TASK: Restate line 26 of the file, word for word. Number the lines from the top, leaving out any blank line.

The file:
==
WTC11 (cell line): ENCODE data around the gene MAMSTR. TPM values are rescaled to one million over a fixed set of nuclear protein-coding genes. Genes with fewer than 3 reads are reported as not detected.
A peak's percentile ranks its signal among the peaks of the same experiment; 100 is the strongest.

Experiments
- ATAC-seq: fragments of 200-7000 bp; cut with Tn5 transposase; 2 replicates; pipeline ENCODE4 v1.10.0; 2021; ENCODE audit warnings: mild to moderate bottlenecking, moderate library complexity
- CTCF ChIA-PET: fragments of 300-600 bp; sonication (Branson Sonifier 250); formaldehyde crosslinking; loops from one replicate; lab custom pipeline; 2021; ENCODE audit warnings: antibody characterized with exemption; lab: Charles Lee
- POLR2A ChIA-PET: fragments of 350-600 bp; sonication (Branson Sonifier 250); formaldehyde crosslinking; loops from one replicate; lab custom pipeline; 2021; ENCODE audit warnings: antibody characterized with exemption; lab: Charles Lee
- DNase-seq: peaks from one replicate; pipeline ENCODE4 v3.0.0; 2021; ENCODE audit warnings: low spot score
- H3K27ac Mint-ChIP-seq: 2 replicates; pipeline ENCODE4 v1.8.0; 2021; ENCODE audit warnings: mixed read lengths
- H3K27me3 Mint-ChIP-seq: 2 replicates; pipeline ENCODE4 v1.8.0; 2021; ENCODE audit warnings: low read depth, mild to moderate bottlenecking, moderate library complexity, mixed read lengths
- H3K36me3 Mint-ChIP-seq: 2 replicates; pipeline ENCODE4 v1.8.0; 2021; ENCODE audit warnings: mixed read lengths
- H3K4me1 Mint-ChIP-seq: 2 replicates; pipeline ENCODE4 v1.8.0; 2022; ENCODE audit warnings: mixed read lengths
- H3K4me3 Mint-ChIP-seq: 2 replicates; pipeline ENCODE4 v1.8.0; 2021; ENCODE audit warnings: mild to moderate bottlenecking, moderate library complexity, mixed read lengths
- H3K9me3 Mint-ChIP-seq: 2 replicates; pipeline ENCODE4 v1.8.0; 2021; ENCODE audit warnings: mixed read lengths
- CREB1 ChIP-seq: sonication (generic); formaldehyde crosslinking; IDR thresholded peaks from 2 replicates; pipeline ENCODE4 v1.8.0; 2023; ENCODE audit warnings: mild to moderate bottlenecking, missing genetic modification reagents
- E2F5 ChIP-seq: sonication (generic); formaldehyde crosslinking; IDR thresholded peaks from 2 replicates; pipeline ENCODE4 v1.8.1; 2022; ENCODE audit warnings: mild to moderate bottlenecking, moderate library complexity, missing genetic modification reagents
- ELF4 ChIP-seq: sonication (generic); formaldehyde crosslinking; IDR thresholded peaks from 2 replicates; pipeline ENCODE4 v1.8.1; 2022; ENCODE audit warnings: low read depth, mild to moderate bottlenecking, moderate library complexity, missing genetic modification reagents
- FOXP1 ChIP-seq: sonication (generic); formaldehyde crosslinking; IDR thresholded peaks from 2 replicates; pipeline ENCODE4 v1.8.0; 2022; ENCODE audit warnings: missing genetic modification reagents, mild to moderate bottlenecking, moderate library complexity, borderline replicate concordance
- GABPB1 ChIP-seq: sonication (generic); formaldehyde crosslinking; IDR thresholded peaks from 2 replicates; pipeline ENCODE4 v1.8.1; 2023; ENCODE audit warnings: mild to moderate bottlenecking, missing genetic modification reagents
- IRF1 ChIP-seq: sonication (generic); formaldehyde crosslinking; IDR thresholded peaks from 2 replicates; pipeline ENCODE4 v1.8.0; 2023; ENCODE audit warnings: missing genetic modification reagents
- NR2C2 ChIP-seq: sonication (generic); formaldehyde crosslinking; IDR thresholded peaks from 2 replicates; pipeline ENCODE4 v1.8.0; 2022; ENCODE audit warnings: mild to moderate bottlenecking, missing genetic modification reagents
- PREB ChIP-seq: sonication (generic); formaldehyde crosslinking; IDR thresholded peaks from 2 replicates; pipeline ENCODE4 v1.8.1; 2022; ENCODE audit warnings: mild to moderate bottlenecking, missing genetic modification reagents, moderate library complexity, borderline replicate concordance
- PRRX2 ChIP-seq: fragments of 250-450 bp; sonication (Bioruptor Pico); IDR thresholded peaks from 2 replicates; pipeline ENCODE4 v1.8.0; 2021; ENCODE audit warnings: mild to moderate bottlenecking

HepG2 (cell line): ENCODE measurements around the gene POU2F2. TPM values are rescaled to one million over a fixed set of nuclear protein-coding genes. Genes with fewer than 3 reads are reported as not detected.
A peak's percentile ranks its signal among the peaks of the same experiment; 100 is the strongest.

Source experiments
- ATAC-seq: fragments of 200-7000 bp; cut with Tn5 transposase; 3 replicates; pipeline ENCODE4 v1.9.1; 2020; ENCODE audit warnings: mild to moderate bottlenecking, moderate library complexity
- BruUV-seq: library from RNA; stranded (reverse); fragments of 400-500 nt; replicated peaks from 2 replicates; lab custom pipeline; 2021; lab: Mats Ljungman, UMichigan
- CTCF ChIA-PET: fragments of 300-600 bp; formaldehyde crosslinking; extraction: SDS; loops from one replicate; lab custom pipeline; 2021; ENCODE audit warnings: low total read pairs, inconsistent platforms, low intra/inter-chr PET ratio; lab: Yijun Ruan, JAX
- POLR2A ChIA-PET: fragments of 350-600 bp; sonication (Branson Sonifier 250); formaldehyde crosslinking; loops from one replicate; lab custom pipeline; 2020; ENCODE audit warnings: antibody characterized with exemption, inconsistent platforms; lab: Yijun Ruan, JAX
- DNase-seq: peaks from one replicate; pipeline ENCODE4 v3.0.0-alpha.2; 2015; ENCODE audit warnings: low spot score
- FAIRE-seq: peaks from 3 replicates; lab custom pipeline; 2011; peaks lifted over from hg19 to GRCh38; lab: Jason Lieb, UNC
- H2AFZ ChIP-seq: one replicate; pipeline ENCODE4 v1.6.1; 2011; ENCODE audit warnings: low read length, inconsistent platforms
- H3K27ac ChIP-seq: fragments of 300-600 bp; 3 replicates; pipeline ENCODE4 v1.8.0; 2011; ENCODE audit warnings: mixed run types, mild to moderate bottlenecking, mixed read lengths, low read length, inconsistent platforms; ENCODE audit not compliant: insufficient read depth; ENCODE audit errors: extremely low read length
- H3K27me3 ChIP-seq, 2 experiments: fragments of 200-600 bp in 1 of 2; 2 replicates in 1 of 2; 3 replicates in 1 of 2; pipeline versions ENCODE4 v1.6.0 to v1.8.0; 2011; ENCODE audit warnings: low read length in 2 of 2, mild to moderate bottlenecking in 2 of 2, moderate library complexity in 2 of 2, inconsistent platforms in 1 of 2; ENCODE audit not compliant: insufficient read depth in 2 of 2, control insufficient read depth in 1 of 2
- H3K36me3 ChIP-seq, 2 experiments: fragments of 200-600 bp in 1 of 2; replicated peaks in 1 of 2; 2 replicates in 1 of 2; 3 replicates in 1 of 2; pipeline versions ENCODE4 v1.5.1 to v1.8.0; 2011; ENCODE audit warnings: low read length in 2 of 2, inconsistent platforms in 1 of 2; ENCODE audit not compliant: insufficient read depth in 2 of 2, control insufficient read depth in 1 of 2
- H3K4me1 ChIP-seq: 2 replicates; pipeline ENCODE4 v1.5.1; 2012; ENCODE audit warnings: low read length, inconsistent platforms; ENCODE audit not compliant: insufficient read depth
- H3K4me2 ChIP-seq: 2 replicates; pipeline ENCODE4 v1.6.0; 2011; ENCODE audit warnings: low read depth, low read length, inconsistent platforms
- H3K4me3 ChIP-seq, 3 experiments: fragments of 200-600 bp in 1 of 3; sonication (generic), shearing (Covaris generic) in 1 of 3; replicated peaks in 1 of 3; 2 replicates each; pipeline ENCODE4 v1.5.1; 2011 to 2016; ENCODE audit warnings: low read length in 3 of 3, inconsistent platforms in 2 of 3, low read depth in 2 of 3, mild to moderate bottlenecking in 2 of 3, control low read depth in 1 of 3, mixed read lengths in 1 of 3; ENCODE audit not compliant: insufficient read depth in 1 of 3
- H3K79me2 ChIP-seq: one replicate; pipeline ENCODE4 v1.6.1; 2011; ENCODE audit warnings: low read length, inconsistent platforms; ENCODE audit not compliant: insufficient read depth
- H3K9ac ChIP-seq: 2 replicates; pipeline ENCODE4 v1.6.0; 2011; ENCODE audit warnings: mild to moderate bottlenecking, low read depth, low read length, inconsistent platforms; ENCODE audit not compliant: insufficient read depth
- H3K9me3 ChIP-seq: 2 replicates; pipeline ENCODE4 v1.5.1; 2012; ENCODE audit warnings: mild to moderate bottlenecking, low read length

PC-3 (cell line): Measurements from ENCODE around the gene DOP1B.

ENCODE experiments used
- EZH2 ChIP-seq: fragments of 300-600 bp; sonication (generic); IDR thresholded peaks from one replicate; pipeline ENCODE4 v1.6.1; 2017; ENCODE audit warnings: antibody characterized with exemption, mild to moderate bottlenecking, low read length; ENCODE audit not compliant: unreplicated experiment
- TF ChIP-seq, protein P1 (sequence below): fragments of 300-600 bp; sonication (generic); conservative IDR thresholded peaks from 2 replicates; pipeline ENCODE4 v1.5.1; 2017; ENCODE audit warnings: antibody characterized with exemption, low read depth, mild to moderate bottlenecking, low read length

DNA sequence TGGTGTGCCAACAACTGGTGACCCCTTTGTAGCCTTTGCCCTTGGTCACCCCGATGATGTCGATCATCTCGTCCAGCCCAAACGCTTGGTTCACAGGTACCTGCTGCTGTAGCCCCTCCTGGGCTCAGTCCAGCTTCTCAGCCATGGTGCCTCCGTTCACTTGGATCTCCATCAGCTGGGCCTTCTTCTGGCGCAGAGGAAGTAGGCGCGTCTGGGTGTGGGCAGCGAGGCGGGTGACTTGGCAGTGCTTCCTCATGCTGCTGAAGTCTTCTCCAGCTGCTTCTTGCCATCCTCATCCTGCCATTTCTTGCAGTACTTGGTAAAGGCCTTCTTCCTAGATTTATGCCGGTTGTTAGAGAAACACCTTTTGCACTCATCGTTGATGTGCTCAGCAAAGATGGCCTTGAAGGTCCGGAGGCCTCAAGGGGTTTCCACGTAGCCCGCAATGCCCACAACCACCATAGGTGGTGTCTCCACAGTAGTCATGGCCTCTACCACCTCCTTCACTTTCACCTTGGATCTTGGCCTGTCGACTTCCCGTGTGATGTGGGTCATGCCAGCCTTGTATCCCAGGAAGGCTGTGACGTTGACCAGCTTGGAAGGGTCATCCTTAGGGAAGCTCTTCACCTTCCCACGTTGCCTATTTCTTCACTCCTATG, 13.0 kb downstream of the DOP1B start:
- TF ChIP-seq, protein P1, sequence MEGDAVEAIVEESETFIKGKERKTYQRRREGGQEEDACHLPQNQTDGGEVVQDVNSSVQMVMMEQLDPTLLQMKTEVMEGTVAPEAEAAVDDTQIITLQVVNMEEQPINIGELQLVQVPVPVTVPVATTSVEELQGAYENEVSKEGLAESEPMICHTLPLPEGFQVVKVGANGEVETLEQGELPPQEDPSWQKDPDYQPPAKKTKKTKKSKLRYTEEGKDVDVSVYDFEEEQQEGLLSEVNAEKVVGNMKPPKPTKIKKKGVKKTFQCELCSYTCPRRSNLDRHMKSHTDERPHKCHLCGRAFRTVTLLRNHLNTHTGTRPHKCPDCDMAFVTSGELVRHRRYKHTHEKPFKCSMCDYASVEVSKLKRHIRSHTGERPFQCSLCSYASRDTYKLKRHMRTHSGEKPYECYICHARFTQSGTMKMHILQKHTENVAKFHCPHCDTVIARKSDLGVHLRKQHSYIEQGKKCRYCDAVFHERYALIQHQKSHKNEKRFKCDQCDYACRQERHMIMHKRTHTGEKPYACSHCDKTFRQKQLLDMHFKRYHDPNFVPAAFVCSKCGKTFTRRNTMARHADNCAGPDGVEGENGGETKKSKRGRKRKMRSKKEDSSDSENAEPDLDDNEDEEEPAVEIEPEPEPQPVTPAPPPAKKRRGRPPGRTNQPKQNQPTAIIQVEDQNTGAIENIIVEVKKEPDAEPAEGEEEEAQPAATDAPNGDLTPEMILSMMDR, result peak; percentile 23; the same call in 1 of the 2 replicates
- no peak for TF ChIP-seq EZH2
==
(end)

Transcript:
- ATAC-seq: fragments of 200-7000 bp; cut with Tn5 transposase; 3 replicates; pipeline ENCODE4 v1.9.1; 2020; ENCODE audit warnings: mild to moderate bottlenecking, moderate library complexity